You spent heaps of money on designing your new website but it’s still not an effective sales tool. Here’s how to use web copy to convert potential customers into actual ones.

Belinda Mountain



We all know that consumers are time poor these days. And consumers of digital media are even more so.

If you want people to engage with your content and eventually purchase your product or service, the way in which you present your information online needs to be carefully considered.

Related: 7 Questions To Ask Before Hiring An Adwords Agency

Here’s what you need to think about when it comes to copy on your website:

1. Put the customer’s needs first

You employ a very detailed philosophy when designing your products? Consumers don’t really care.

Your website should not focus on how amazing you are, it should focus on what benefits you can offer your potential customers and what problems you can solve. So do include your company philosophy on your About Us page, but don’t make it front and centre on your homepage, for example.

2. What makes you different?

If you’re in a competitive industry, you need to emphasise what sets you apart. Maybe it’s your award-winning customer service, or your years of industry experience, or your unique approach to sourcing products?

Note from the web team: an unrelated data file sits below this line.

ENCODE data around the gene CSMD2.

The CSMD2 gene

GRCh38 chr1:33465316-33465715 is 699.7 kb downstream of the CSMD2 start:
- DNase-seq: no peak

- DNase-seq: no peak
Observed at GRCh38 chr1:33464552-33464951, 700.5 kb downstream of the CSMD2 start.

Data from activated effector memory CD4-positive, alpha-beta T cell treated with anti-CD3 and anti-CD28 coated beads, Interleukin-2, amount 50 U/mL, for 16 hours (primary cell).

Make this the focus of your copy so that it’s very clear why a potential customer should choose you versus another competitor.

3. Contact details

I see so many websites where the contact details are placed only on the Contact page, or written in a very small font way below the fold.

It needs to be ultra simple for people to contact you, so make that phone number or email address clearly visible on the homepage – or even better, somewhere in your main navigation that then displays on every page of your site.

4. Calls to action

Consumers need to be told what to do. Write about how great your product is and then follow it up immediately with a sentence telling them exactly what action to take: Need more info? Call us on xxx (phone number) or fill in the contact form below.

5. Use short sentences and simple words 

Long rambling sentences lose the reader – short punchy ones work better. The same applies to words, so use simple ones as often as possible. Remember that simple doesn’t mean unsophisticated.

Think of Google and Apple, two of the world’s biggest brands. They use a simple and direct tone that still communicates their offering perfectly. Also check your tone: write as if you’re chatting to one person and you’ll immediately engage the reader.